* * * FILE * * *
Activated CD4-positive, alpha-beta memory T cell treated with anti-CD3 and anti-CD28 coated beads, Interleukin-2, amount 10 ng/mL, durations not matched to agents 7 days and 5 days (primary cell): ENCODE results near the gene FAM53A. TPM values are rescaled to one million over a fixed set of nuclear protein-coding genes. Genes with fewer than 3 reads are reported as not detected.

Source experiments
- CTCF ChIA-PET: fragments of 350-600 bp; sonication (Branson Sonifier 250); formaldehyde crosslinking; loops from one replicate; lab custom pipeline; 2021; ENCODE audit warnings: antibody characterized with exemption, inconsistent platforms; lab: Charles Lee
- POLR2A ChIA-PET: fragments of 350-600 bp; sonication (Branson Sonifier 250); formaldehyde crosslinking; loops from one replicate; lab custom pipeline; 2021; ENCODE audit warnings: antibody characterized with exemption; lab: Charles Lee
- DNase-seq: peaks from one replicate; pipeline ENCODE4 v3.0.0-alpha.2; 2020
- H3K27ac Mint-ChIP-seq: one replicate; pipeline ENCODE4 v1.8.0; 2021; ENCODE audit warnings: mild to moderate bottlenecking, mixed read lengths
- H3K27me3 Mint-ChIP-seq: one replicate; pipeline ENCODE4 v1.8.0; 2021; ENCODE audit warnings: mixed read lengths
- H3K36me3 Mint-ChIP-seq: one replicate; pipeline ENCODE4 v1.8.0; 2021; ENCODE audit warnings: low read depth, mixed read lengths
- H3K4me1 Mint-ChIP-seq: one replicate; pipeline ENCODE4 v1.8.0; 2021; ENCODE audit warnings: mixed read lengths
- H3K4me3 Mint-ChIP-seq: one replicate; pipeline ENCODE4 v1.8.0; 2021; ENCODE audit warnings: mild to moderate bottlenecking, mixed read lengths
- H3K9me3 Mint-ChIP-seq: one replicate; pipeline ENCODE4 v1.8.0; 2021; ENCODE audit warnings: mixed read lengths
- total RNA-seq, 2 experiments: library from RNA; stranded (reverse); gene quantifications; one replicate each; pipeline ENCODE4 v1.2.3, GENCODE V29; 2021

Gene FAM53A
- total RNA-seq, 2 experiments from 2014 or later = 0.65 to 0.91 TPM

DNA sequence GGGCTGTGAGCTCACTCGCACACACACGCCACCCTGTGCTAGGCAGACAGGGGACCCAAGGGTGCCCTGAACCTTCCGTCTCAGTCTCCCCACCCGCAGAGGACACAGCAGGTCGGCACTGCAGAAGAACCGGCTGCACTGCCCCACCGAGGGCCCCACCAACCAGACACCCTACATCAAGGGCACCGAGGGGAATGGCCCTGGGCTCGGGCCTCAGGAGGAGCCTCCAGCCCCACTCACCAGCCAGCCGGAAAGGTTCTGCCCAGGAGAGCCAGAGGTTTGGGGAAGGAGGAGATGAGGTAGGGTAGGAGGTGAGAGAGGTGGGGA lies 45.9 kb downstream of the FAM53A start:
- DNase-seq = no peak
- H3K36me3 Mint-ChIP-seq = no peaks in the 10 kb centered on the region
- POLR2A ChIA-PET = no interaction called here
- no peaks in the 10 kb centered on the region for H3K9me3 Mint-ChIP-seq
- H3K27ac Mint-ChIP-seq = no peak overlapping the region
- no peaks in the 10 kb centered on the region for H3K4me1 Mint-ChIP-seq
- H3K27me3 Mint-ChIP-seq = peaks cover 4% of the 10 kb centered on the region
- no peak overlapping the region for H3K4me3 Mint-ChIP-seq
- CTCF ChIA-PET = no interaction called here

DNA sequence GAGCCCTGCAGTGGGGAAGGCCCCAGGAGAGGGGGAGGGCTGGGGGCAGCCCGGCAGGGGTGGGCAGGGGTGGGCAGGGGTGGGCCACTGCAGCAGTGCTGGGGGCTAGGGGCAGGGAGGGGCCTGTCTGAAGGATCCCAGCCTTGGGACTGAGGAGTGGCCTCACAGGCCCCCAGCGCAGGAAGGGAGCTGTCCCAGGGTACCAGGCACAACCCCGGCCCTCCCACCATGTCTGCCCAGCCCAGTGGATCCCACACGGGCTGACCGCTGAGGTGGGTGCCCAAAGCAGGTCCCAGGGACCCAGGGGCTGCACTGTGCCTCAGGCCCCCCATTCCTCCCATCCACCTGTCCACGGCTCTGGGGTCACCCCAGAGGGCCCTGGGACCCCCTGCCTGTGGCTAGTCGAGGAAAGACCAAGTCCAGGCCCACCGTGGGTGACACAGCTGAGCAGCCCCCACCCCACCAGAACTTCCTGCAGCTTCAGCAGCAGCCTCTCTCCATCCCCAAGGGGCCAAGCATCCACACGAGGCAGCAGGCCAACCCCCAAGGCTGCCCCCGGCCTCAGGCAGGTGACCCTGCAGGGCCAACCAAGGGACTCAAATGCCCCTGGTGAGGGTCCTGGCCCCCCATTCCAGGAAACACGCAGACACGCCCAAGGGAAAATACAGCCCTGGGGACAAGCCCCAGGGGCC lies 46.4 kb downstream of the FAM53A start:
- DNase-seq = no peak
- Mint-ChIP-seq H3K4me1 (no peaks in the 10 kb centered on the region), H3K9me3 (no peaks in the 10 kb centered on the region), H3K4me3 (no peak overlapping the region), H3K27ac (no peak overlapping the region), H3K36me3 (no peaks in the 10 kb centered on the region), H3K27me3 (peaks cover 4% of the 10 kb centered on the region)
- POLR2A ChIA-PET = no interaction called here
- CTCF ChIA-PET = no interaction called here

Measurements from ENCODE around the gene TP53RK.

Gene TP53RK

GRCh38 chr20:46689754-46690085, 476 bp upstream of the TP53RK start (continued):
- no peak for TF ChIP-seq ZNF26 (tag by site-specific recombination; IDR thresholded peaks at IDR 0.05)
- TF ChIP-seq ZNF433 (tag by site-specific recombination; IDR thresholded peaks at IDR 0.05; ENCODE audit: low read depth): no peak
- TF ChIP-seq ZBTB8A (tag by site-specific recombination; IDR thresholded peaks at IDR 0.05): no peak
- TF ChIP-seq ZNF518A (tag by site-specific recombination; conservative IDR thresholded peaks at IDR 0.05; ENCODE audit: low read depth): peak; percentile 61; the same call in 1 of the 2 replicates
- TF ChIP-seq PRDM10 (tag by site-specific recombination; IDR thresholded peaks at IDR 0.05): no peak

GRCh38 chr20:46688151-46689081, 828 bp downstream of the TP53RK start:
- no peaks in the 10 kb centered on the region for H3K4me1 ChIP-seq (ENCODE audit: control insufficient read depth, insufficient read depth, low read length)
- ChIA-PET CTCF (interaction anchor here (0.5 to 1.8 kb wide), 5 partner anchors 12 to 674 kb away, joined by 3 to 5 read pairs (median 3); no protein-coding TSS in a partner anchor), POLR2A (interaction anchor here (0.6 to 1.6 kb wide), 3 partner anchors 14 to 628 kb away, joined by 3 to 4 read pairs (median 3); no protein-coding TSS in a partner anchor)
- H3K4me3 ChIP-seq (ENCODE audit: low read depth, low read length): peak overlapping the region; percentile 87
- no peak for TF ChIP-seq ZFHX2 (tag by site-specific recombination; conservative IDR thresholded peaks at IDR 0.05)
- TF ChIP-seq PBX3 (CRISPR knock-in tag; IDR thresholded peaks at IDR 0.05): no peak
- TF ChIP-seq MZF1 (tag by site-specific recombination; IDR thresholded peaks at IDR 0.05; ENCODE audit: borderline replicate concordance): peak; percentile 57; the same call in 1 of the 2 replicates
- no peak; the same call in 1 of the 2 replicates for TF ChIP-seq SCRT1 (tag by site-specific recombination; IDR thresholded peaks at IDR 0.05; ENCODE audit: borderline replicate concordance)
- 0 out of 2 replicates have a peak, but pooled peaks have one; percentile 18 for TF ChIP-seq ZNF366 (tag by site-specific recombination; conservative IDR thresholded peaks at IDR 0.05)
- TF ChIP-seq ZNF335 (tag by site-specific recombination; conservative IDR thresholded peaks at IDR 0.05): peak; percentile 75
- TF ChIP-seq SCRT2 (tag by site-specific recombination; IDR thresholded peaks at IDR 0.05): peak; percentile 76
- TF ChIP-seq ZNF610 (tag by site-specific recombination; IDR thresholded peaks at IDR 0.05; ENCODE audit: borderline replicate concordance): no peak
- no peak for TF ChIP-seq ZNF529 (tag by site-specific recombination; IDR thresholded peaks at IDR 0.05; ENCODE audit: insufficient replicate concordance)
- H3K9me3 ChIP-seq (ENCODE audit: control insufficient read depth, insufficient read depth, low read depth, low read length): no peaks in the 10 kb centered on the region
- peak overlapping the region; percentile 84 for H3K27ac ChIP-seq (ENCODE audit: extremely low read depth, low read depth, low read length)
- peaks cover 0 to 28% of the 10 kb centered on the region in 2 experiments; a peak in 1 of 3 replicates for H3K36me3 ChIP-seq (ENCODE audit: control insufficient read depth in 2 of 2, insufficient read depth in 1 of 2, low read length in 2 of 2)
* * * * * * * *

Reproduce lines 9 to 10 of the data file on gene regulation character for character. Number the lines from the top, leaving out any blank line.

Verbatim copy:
- H3K4me1 Mint-ChIP-seq: one replicate; pipeline ENCODE4 v1.8.0; 2021; ENCODE audit warnings: mixed read lengths
- H3K4me3 Mint-ChIP-seq: one replicate; pipeline ENCODE4 v1.8.0; 2021; ENCODE audit warnings: mild to moderate bottlenecking, mixed read lengths